- Computer and phone set up, including passwords
- Emergency contact information
- Work hours, dress code, etc.
Workplace etiquette is about how to behave in the workplace, formally or informally, as well as how to adapt to the rules of etiquette that might be different depending on the environment and the organizational culture.
Your command of etiquette can enable you to make a great first impression whenever you meet someone new in the workplace, feel more comfortable interacting at business and social functions, and display confidence and proper protocol at the dining table with your colleagues and bosses. Professionalism in the workplace is important in developing and maintaining your reputation.
Making a Difference
If you want to advance in your workplace and be well respected, you need to avoid the dilemma of the person who strives to "just do the bare minimum." One way to make sure you make a lasting and positive impression on your boss and colleagues is to show initiative and “think like an owner”. Andy Robinson - Careerealism Approved Expert - tells you how:
- Show passion and enthusiasm
- Treat your customers and clients like gold
- Take care of your people
- Deliver more than expected
- Roll up your sleeves whenever necessary
- Get better and better - continuously improve
- Systemize things
- Stay focused on cash flow and spend like it's your money
- Think ahead: see the big picture
Making the decision to move on can be a tough decision, but it is necessary at times. As a general rule of thumb, it's easier to move up in the same company than move on to a new company. So make sure you’ve exhausted possibilities within before considering moving out. Remember, there will always be challenges in any job and any workplace, so you’ll want to ensure that you’ve tried to work through any issues before giving up on a job. A new job will likely have it’s challenges as well. Regardless of your reason for leaving, keep in mind that it is easier to find employment when you're gainfully employed rather than when you are unemployed. Being employed means:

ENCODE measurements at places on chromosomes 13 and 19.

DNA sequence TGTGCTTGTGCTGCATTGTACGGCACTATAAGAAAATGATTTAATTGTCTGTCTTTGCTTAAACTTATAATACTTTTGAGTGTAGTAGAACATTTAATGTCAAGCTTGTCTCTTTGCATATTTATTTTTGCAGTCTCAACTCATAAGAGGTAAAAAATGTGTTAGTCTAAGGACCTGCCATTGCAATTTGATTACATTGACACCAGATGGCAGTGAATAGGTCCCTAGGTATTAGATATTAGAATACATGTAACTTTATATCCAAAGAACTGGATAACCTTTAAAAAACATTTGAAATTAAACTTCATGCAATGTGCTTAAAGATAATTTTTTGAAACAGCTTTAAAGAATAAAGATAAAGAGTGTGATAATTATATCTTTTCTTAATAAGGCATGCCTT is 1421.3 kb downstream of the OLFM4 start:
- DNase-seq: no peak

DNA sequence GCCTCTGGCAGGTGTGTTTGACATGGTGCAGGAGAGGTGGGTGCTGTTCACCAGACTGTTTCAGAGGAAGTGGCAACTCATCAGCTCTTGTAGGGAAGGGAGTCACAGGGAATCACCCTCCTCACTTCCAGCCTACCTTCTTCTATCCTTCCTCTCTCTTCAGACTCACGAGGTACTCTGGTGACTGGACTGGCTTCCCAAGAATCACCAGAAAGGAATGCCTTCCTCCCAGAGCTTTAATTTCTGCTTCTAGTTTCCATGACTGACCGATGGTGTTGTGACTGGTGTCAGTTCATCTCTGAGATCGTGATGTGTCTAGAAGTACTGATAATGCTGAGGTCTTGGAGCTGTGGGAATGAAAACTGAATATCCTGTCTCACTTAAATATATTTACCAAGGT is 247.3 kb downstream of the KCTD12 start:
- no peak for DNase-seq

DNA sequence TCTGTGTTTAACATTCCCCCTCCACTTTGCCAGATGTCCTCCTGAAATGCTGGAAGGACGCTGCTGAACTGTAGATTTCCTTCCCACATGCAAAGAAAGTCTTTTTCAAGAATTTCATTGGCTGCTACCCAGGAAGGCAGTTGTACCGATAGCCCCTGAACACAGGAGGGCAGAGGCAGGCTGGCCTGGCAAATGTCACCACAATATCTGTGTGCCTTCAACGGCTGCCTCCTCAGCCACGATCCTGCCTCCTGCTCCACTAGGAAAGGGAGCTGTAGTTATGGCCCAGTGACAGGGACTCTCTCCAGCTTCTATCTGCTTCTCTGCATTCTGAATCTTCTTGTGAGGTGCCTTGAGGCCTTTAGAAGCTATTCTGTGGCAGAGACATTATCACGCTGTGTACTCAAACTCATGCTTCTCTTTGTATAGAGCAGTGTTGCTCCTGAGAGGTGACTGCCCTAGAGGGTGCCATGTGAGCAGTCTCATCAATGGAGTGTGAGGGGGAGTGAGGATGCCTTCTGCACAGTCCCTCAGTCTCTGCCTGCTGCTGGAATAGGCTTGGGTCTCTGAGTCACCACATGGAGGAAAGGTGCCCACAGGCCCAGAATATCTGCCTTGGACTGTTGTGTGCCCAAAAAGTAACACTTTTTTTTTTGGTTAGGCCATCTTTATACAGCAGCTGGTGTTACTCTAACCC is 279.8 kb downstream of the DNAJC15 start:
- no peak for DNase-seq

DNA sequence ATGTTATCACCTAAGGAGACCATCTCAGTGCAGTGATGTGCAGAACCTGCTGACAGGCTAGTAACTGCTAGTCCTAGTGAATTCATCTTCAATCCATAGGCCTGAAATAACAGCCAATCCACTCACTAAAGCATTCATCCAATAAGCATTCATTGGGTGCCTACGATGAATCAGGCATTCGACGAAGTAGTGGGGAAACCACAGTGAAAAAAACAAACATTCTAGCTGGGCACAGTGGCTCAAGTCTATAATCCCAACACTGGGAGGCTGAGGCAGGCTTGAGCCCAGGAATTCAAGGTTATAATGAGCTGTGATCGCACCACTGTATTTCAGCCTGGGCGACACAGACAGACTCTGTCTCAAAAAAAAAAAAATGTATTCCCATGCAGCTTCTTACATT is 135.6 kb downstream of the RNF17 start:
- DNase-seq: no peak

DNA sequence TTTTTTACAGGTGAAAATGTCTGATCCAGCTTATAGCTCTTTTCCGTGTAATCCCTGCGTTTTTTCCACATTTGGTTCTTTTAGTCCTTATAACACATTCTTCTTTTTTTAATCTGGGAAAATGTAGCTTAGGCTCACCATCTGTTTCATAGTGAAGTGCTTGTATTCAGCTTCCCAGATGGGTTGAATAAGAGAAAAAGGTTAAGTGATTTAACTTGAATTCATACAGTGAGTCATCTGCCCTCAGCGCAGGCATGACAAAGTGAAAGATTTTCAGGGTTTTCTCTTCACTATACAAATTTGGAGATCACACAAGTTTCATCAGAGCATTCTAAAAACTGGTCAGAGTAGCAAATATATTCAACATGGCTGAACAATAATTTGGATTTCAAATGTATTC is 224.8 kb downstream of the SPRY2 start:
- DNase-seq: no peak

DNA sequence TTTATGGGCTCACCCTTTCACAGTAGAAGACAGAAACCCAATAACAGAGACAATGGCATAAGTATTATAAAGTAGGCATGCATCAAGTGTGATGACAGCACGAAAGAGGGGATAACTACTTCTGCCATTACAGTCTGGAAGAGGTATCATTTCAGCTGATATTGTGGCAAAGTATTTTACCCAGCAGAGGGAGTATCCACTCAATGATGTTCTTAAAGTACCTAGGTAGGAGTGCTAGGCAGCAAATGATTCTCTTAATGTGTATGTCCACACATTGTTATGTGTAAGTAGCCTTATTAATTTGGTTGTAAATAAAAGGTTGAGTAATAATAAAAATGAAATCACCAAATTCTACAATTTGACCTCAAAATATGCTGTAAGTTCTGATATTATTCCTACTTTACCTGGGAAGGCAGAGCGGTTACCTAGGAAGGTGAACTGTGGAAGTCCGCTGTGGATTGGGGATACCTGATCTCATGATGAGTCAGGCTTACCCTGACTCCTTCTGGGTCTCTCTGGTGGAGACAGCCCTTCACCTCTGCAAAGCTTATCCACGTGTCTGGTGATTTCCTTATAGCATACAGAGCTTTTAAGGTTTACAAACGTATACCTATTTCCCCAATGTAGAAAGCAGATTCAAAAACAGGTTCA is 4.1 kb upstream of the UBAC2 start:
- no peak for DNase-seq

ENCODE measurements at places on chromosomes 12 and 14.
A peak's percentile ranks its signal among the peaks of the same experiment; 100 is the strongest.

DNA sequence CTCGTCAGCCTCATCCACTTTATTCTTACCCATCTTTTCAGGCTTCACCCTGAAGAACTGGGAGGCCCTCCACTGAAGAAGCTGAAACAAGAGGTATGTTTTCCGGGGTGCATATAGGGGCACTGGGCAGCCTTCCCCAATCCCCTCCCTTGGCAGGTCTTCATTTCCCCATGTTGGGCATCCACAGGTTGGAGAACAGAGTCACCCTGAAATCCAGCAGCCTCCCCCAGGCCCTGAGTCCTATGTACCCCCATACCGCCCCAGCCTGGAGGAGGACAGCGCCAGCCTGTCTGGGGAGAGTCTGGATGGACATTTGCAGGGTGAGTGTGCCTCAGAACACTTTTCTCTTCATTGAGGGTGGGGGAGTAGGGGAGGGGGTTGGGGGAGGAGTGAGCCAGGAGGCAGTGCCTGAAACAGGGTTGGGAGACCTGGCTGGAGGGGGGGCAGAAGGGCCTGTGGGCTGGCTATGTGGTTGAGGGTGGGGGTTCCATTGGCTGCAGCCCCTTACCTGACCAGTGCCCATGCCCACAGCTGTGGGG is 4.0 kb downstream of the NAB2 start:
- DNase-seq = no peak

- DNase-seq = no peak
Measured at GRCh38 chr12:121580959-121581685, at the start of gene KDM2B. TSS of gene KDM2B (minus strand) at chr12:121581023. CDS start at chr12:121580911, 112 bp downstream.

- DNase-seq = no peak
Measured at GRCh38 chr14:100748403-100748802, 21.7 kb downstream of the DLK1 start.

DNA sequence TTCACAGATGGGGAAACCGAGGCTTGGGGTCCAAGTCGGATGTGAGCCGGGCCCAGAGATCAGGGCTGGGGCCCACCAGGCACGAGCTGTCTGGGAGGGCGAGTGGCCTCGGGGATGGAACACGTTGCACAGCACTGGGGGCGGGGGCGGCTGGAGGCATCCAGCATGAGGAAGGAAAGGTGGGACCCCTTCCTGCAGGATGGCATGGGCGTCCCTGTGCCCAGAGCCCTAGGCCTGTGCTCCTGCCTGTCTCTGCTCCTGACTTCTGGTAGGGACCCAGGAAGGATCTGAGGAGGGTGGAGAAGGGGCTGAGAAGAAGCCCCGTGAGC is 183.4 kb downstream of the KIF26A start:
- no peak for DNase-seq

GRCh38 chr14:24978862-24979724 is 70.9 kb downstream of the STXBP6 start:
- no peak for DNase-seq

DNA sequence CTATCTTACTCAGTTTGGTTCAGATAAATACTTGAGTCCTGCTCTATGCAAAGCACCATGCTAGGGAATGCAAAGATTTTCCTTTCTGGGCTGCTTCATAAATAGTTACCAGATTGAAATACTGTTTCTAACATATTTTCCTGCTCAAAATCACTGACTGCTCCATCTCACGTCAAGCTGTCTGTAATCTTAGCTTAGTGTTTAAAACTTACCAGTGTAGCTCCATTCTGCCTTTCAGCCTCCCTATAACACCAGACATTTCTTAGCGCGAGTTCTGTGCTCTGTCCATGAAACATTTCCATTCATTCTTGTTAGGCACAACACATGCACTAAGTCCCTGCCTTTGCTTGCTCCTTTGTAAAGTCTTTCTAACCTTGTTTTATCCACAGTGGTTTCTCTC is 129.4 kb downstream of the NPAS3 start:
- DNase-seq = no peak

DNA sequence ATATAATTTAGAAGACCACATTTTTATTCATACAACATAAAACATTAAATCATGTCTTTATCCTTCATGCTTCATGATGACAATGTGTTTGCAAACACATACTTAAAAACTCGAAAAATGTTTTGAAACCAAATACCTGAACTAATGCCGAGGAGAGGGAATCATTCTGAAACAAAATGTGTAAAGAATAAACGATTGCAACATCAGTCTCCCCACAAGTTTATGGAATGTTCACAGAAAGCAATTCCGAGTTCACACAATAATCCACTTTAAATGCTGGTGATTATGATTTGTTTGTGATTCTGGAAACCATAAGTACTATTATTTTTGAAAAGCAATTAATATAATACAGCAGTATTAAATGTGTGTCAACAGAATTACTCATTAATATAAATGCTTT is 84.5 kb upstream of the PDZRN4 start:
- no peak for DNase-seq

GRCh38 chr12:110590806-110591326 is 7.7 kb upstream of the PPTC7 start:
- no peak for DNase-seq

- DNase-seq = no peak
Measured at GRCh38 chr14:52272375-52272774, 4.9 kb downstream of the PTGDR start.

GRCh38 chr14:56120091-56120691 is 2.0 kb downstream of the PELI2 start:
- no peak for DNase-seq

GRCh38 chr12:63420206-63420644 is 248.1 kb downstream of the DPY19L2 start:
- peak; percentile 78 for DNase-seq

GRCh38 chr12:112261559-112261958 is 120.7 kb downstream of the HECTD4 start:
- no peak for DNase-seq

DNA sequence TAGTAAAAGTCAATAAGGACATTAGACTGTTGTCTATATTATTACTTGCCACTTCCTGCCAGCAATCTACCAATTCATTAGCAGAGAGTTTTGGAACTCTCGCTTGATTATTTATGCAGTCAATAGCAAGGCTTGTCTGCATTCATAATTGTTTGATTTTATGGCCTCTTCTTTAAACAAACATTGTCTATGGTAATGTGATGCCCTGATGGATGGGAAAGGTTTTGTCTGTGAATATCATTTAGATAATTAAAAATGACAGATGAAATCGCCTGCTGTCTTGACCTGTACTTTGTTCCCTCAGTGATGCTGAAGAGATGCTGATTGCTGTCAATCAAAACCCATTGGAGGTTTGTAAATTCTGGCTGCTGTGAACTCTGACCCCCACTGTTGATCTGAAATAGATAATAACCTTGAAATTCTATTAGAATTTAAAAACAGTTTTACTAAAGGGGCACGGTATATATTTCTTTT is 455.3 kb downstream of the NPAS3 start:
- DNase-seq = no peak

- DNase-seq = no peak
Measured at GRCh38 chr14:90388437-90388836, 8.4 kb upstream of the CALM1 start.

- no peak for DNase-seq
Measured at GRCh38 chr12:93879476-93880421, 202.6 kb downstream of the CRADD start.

- You're more likely to be part of a network that you can connect with.
- You're continuing to build achievements that can go on your resume, thus enhancing your marketability.
- Your resume will not have gaps that you would have to explain at your interviews.
- You may experience greater confidence when you go out to interview for other jobs, as you are already employed.
- Financially speaking, you also have income to support you and a stronger position from which to negotiate salary and benefits in your next position.
Having a good reason to quit AND finding the new job before you quit will help you in the long run because you can be confident in telling your career story in future interviews. It will help to show that you've taken your career moves and job changes seriously. You're also more likely to build a stronger network and reference bank because you’ve worked to maintain positive relationships. Your network is key and you should never burn bridges, so ensure you leave the organization on a positive note.